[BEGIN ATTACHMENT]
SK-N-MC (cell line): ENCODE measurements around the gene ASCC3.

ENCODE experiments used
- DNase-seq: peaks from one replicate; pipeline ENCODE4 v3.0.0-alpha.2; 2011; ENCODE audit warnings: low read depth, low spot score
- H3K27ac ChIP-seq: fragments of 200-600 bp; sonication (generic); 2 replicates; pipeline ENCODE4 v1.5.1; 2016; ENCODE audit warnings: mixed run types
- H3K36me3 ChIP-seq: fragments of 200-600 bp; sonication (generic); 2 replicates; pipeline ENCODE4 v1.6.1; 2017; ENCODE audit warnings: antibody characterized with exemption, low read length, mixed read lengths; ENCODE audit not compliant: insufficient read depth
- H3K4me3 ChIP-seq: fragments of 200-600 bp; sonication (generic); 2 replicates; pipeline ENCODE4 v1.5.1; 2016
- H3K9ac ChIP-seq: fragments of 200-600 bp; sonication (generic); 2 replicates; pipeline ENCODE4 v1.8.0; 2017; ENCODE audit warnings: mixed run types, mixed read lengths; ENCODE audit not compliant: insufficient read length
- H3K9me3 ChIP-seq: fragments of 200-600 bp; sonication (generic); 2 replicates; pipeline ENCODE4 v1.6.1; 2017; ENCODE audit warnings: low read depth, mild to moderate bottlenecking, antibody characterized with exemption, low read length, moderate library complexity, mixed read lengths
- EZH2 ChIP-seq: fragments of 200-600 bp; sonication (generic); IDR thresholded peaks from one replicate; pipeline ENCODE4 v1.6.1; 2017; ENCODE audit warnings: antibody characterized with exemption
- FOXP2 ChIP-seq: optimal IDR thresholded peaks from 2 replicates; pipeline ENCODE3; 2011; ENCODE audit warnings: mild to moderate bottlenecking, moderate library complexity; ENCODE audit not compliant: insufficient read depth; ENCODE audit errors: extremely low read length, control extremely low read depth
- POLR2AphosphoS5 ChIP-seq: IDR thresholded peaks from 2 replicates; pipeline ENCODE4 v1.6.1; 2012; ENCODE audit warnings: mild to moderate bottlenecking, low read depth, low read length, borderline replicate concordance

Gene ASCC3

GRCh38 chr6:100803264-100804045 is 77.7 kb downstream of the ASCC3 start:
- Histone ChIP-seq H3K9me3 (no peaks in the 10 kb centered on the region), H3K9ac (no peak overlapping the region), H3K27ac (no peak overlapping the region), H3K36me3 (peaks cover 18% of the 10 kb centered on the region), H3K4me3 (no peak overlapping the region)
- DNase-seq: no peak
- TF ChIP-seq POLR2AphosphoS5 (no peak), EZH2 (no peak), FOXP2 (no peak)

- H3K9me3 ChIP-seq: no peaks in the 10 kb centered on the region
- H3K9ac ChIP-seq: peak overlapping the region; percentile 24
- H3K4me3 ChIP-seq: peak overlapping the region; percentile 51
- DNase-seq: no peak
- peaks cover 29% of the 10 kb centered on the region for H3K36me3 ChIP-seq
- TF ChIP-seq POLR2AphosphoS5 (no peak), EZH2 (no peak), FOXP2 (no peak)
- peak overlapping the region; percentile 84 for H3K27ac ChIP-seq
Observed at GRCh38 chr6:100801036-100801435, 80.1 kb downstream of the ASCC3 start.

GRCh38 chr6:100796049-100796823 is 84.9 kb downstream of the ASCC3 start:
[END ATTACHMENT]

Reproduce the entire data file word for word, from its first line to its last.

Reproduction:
SK-N-MC (cell line): ENCODE measurements around the gene ASCC3.

ENCODE experiments used
- DNase-seq: peaks from one replicate; pipeline ENCODE4 v3.0.0-alpha.2; 2011; ENCODE audit warnings: low read depth, low spot score
- H3K27ac ChIP-seq: fragments of 200-600 bp; sonication (generic); 2 replicates; pipeline ENCODE4 v1.5.1; 2016; ENCODE audit warnings: mixed run types
- H3K36me3 ChIP-seq: fragments of 200-600 bp; sonication (generic); 2 replicates; pipeline ENCODE4 v1.6.1; 2017; ENCODE audit warnings: antibody characterized with exemption, low read length, mixed read lengths; ENCODE audit not compliant: insufficient read depth
- H3K4me3 ChIP-seq: fragments of 200-600 bp; sonication (generic); 2 replicates; pipeline ENCODE4 v1.5.1; 2016
- H3K9ac ChIP-seq: fragments of 200-600 bp; sonication (generic); 2 replicates; pipeline ENCODE4 v1.8.0; 2017; ENCODE audit warnings: mixed run types, mixed read lengths; ENCODE audit not compliant: insufficient read length
- H3K9me3 ChIP-seq: fragments of 200-600 bp; sonication (generic); 2 replicates; pipeline ENCODE4 v1.6.1; 2017; ENCODE audit warnings: low read depth, mild to moderate bottlenecking, antibody characterized with exemption, low read length, moderate library complexity, mixed read lengths
- EZH2 ChIP-seq: fragments of 200-600 bp; sonication (generic); IDR thresholded peaks from one replicate; pipeline ENCODE4 v1.6.1; 2017; ENCODE audit warnings: antibody characterized with exemption
- FOXP2 ChIP-seq: optimal IDR thresholded peaks from 2 replicates; pipeline ENCODE3; 2011; ENCODE audit warnings: mild to moderate bottlenecking, moderate library complexity; ENCODE audit not compliant: insufficient read depth; ENCODE audit errors: extremely low read length, control extremely low read depth
- POLR2AphosphoS5 ChIP-seq: IDR thresholded peaks from 2 replicates; pipeline ENCODE4 v1.6.1; 2012; ENCODE audit warnings: mild to moderate bottlenecking, low read depth, low read length, borderline replicate concordance

Gene ASCC3

GRCh38 chr6:100803264-100804045 is 77.7 kb downstream of the ASCC3 start:
- Histone ChIP-seq H3K9me3 (no peaks in the 10 kb centered on the region), H3K9ac (no peak overlapping the region), H3K27ac (no peak overlapping the region), H3K36me3 (peaks cover 18% of the 10 kb centered on the region), H3K4me3 (no peak overlapping the region)
- DNase-seq: no peak
- TF ChIP-seq POLR2AphosphoS5 (no peak), EZH2 (no peak), FOXP2 (no peak)

- H3K9me3 ChIP-seq: no peaks in the 10 kb centered on the region
- H3K9ac ChIP-seq: peak overlapping the region; percentile 24
- H3K4me3 ChIP-seq: peak overlapping the region; percentile 51
- DNase-seq: no peak
- peaks cover 29% of the 10 kb centered on the region for H3K36me3 ChIP-seq
- TF ChIP-seq POLR2AphosphoS5 (no peak), EZH2 (no peak), FOXP2 (no peak)
- peak overlapping the region; percentile 84 for H3K27ac ChIP-seq
Observed at GRCh38 chr6:100801036-100801435, 80.1 kb downstream of the ASCC3 start.

GRCh38 chr6:100796049-100796823 is 84.9 kb downstream of the ASCC3 start: